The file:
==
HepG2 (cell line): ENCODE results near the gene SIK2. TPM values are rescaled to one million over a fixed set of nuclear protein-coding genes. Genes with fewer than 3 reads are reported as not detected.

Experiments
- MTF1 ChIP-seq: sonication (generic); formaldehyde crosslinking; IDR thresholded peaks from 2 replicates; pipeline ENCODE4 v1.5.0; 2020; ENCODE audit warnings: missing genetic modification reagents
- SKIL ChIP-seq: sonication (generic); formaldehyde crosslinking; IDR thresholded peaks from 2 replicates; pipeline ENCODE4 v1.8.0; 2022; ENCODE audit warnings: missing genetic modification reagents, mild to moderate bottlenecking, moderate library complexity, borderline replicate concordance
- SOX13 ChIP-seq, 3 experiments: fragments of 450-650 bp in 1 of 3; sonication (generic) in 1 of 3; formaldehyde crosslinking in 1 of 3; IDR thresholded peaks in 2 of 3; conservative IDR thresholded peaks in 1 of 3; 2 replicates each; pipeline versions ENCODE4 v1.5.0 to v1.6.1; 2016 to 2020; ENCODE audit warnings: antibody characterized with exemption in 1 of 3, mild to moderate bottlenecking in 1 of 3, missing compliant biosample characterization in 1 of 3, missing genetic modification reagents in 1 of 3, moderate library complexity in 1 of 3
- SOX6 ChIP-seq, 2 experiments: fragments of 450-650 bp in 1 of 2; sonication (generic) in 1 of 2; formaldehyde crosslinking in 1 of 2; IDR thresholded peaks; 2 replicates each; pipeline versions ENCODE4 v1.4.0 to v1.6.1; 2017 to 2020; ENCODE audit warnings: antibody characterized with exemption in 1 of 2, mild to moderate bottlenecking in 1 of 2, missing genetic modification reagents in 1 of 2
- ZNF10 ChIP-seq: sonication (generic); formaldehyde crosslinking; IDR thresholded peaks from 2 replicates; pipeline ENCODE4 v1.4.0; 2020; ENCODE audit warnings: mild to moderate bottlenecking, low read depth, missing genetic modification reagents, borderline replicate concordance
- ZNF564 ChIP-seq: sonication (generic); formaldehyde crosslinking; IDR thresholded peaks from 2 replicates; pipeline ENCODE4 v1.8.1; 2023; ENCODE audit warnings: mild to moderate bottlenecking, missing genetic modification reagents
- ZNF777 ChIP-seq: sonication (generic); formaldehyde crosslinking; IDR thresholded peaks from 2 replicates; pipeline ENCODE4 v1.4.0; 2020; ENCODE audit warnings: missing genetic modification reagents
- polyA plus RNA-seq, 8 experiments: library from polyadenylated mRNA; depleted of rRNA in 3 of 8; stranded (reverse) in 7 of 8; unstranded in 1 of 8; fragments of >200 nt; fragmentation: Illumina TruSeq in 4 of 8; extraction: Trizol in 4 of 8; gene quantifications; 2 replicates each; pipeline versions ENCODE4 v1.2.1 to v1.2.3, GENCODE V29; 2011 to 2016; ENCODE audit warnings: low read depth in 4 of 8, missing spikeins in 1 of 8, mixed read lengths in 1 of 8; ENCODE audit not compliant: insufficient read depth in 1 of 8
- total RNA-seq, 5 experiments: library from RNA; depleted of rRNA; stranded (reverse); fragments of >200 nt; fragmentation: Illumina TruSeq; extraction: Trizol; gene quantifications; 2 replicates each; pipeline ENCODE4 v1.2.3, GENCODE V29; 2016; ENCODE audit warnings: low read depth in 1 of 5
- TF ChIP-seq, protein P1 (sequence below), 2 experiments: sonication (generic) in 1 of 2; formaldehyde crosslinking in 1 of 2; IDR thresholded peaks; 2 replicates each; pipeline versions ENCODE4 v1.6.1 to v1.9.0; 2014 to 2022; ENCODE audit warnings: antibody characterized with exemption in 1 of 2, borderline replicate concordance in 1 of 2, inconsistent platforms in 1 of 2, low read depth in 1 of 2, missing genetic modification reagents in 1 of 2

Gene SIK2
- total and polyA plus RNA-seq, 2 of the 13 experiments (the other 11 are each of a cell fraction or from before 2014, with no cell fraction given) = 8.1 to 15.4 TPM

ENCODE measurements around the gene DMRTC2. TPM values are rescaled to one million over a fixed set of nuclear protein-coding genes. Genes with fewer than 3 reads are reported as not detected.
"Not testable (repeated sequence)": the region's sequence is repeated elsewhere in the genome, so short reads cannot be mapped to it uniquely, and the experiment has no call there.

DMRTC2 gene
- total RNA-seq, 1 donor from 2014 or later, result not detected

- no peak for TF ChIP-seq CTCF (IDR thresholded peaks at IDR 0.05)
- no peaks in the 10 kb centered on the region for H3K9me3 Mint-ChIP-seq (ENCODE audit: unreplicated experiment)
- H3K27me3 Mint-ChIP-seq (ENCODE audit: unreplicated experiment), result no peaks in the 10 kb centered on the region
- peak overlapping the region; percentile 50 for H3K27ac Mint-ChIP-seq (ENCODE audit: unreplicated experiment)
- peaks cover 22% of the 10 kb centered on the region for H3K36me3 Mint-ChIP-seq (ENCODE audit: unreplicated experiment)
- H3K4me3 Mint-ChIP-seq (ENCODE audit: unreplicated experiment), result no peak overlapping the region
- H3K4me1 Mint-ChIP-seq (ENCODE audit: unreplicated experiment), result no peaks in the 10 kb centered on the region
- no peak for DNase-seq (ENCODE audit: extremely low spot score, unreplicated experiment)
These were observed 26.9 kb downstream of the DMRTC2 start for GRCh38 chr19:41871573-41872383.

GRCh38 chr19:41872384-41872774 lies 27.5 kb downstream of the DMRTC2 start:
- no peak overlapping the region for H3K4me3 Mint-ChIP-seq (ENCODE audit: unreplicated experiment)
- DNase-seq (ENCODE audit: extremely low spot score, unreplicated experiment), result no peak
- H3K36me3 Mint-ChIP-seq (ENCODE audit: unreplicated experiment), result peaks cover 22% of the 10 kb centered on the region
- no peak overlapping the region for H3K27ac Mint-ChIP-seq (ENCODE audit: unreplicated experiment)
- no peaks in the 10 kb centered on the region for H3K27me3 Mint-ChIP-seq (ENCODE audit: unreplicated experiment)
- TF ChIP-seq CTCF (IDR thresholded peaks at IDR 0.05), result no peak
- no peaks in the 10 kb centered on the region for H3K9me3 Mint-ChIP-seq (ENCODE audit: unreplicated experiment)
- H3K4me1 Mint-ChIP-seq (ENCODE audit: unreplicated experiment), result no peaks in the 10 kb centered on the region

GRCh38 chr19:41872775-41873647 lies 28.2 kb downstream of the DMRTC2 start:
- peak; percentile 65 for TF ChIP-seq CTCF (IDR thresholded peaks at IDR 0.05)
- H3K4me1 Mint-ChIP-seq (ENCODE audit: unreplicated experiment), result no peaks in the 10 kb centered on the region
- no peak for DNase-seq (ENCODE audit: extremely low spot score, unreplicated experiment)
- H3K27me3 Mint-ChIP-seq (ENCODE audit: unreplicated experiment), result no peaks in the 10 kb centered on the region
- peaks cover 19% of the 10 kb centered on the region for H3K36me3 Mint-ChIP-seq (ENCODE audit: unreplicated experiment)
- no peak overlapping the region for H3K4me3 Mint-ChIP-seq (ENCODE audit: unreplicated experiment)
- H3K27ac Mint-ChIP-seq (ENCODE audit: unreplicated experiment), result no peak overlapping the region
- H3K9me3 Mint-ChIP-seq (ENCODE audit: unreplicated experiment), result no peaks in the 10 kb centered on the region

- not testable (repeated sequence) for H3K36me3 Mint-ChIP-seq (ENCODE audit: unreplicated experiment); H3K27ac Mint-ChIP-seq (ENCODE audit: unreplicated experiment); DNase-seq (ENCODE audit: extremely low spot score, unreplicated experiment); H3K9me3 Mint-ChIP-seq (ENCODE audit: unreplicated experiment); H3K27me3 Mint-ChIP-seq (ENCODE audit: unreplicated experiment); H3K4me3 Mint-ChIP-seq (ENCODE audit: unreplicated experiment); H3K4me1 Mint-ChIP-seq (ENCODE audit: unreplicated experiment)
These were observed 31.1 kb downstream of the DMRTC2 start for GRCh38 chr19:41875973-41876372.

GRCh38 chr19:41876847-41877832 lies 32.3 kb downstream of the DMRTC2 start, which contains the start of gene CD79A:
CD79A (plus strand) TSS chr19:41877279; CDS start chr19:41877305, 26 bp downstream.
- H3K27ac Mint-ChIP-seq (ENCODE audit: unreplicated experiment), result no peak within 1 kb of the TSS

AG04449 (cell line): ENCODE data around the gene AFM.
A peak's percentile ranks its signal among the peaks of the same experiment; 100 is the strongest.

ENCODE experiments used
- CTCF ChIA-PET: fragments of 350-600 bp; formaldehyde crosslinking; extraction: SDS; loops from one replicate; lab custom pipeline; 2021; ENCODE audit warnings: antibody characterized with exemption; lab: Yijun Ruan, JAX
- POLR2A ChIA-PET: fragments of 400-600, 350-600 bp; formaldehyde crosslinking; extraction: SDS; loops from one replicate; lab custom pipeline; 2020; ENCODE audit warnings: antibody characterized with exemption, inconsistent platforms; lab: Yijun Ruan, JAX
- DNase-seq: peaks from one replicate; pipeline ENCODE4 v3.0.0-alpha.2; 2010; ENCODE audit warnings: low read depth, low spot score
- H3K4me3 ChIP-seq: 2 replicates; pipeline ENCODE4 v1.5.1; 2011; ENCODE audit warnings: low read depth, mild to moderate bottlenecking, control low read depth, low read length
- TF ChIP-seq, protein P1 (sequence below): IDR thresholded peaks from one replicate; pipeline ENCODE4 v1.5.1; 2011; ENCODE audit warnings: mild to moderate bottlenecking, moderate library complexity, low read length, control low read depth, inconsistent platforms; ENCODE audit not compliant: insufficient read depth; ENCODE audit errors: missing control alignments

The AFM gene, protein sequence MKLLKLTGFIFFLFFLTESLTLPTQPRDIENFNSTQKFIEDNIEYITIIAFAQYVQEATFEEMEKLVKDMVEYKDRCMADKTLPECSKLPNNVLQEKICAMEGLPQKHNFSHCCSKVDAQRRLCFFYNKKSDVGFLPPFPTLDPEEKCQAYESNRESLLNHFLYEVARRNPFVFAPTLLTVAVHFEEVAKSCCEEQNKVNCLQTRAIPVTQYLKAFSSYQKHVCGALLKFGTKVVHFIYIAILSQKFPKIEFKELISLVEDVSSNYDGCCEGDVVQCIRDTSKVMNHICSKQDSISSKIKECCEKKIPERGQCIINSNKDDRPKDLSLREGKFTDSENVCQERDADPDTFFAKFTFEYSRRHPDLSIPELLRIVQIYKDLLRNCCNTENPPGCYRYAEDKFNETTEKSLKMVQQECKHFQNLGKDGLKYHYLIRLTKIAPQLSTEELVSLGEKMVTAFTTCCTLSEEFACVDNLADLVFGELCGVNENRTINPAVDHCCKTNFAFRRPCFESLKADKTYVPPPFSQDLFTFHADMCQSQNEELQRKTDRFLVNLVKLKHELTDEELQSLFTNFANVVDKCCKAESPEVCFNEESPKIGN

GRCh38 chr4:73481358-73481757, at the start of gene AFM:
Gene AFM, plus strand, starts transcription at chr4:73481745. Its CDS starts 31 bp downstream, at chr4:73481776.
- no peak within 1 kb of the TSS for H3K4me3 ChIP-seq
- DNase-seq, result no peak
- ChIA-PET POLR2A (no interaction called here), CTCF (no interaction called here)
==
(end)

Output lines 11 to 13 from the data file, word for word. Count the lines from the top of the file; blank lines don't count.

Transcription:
- total RNA-seq, 5 experiments: library from RNA; depleted of rRNA; stranded (reverse); fragments of >200 nt; fragmentation: Illumina TruSeq; extraction: Trizol; gene quantifications; 2 replicates each; pipeline ENCODE4 v1.2.3, GENCODE V29; 2016; ENCODE audit warnings: low read depth in 1 of 5
- TF ChIP-seq, protein P1 (sequence below), 2 experiments: sonication (generic) in 1 of 2; formaldehyde crosslinking in 1 of 2; IDR thresholded peaks; 2 replicates each; pipeline versions ENCODE4 v1.6.1 to v1.9.0; 2014 to 2022; ENCODE audit warnings: antibody characterized with exemption in 1 of 2, borderline replicate concordance in 1 of 2, inconsistent platforms in 1 of 2, low read depth in 1 of 2, missing genetic modification reagents in 1 of 2

Gene SIK2